He’s Not Bluffing… Honest… I Think by Maureen

Word count: 1,790

“You gonna call or fold?”  Johnny leaned back in his chair and ghosted the other three players a sly smile.  “We don’t really have all night.”

The men chuckled as Scott tore his gaze off his cards to glare at him.  He considered himself a good poker player, but his brother’s method of play this evening made him overly cautious.  Johnny had been doing an extraordinary amount of bluffing, but still Scott lost hand after hand – by either folding like a coward or ignoring the poor nature of his own hand and calling the bluff.

Forcing himself to analyze the matter objectively, Scott found that what irritated him the most was that Johnny’s relentless line of attack had rendered his powers of deduction utterly useless.  He began to think that his brother was purposely remaining in every hand, just to see how long he could get away with it before a personal tell could be detected.  The trouble was, Johnny Lancer didn’t have any give-a-way tells that anyone had ever figured out.  He’d lived too long as renowned gunfighter Johnny Madrid to reveal any kind of weakness to an opponent – even something minor, like if he had a losing poker hand or not.

Adding to Scott’s frustration, the other players were putting forth just as much effort into trying to guess Johnny’s game, except that, like Johnny, they didn’t seem to mind one bit whether they lost or not.  The men actually appeared entertained, like they were watching a magic show and didn’t really want to know how the illusionist worked his tricks, even as they labored to figure them out.

Most of the locals had gotten used to having an ex-gun hawk with Madrid’s storied reputation living among them.  For the most part Johnny was treated just like any other man.  That’s the way he wanted it, and the citizens of Morro Coyo were usually more than willing to oblige.  But they sure did enjoy it when Johnny Lancer loosened the reins on the ever intriguing Johnny Madrid.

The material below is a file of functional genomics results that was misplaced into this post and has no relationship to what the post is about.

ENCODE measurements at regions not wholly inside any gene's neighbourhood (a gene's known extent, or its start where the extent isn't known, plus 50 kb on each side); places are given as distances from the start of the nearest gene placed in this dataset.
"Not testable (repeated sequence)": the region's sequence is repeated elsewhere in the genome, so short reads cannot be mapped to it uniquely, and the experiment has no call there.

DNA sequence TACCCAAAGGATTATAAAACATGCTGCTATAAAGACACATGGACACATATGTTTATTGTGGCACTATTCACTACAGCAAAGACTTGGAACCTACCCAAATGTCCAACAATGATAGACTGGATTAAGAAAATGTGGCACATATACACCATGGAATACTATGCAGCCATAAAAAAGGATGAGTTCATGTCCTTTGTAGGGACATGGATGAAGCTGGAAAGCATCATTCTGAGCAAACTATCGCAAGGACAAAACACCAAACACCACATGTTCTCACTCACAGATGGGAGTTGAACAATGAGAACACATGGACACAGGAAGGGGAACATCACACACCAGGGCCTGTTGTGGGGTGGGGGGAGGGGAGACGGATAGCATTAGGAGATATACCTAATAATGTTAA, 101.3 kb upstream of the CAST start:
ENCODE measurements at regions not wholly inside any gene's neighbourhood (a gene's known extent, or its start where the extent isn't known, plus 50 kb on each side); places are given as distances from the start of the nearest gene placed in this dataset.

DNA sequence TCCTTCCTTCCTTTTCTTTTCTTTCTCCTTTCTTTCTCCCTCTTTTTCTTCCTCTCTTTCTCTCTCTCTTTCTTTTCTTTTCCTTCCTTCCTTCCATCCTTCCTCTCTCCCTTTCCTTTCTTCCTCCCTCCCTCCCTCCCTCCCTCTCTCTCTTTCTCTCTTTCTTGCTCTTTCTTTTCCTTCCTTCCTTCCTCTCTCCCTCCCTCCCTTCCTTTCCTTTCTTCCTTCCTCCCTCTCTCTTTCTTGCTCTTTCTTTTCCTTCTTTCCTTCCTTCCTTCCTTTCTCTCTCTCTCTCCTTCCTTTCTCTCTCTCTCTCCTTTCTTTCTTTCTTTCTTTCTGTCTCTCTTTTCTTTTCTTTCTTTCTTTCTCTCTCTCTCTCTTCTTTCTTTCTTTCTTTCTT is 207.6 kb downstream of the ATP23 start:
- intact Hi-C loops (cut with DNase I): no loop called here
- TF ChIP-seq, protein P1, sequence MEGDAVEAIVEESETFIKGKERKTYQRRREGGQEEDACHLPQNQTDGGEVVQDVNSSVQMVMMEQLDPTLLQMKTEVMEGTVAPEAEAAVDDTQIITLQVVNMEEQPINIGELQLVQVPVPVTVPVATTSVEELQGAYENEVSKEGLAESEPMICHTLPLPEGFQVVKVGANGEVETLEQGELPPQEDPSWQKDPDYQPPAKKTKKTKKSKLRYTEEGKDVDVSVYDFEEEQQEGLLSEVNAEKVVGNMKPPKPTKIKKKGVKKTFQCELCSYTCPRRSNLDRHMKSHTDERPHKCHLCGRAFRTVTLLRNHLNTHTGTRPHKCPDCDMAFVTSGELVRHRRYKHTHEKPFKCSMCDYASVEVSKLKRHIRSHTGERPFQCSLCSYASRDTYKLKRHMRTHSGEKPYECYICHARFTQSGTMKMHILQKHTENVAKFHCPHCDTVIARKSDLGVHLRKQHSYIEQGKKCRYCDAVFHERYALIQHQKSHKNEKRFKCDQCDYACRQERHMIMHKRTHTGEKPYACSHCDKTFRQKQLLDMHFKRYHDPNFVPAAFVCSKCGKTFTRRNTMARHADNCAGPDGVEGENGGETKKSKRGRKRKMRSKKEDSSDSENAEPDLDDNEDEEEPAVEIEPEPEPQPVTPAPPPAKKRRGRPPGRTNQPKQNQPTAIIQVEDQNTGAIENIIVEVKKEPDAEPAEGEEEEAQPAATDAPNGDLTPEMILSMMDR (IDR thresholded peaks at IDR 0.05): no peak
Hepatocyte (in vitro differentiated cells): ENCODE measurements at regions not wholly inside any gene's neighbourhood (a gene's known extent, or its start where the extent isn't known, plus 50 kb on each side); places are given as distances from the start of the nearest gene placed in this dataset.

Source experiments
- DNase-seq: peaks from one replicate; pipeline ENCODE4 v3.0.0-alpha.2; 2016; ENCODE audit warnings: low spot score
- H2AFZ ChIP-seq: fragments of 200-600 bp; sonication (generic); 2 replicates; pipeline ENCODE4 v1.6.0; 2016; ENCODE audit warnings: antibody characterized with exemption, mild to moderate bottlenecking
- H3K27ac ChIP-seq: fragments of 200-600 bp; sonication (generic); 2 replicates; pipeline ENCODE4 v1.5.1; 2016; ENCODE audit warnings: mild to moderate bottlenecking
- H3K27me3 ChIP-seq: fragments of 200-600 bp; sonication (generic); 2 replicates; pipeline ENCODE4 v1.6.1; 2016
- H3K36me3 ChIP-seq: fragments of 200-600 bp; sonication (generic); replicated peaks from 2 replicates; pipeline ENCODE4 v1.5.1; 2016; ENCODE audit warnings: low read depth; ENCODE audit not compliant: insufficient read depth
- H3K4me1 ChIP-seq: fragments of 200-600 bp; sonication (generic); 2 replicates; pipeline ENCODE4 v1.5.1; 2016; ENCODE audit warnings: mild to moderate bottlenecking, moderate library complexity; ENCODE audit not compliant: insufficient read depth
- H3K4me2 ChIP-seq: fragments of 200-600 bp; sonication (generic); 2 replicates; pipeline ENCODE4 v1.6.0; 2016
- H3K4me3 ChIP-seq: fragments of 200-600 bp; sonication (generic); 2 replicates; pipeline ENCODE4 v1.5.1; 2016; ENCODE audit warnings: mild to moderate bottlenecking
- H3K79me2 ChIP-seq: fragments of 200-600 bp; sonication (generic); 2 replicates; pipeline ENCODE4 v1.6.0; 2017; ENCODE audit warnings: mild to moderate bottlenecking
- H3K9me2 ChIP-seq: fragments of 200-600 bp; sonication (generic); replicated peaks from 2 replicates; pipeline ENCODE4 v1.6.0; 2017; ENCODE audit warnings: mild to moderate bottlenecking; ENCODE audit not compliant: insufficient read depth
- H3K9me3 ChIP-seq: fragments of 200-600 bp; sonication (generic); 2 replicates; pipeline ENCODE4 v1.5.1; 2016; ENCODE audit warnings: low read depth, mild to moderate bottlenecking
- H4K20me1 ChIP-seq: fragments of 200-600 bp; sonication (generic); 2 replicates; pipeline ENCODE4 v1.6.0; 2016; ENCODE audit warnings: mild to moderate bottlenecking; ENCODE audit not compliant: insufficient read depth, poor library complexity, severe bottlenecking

“I call.”  Scott threw coins into the pot and revealed his cards, absolutely certain that, this time, there was no way Johnny could beat his full house loaded with queens and nines.

Johnny’s unreadable expression didn’t alter as he flipped his cards over – to reveal four of a kind of lowly twos with a mere three for a side card.

Raucous laughter erupted around the table as losing hands were tossed onto a pile.  Scott could only shake his head from a mixture of consternation and wonder, drawing louder guffaws from the other players and a few spectators enjoying the game from a neighboring table.

The saloon doors opened as a pair of strangers pushed their way through the batwings.  The travelers beat clouds of dust off their sleeves as they laughed their way over to the bar.  One of the men wore his holster low on his hips and tied down – just like Johnny.

It was at moments like this when watching Johnny grew really interesting.  Scott knew better than to draw undue attention to his brother.  He threw down his cards and turned only enough to see Johnny’s face.  “Another well-played hand,” he said.

Johnny’s expression was still indecipherable, but his eyes were now eagle-focused on the strangers.  “Thanks,” he said.

Despite his brother’s outward indifference, Scott felt a perceptible change in the climate of the room, like when a heavy breeze calms right before a huge storm hits.  The feeling spread over the men at the table and traversed through the saloon like a low rumble of thunder.  Conversations didn’t stop, but grew considerably quieter.

“Wanna keep playin’?” Charlie said with the deck of cards in his hands poised to shuffle.  His eyes kept shifting, on the move trying to watch Johnny and the men at the bar at the same time.

“Don’t see why not,” Johnny said, his own attention back on the table like there’d been no interruption.

Men who met Johnny but knew of his former reputation as Madrid reacted in three distinct manners:  They accepted Johnny Lancer and made no big deal about his past; they rejected Johnny Lancer and deplored Johnny Madrid; they treated Johnny Madrid Lancer like a legend – for better or for worse.

Virgil Webster, a never-be-nothing-but-a cowboy who lived payday to payday and had never traveled farther than Stockton, fell into that last group – and he had, unfortunately, been standing at the bar downing his third drink when the strangers joined him.  It took them about a half an hour, but somehow their idle chatter led to a discussion about gunfighters – more than likely steered that direction by Virgil himself.  Good natured banter built to an outrageous contest of one-upmanship, and the next thing anyone knew Virgil had done the unspeakable.

“Well, I know Johnny Madrid, and he’s the fastest man on the draw I ever saw!”

The proclamation echoed through the saloon, extinguishing conversations in its mighty wake until there was absolute silence.

Scott could have groaned out loud.  Instead, he donned his own semblance of a poker face and glanced sideways to gauge Johnny’s reaction.

There wasn’t one.  Johnny studied his cards, picked out two and tossed them onto the table.  “Give me two, Frank.  Two good ones that’ll keep my brother guessin’.”

The men at the table followed Johnny’s lead.  A smattering of conversations resumed, but there wasn’t a person in the packed room who wasn’t eavesdropping on Virgil and them strangers.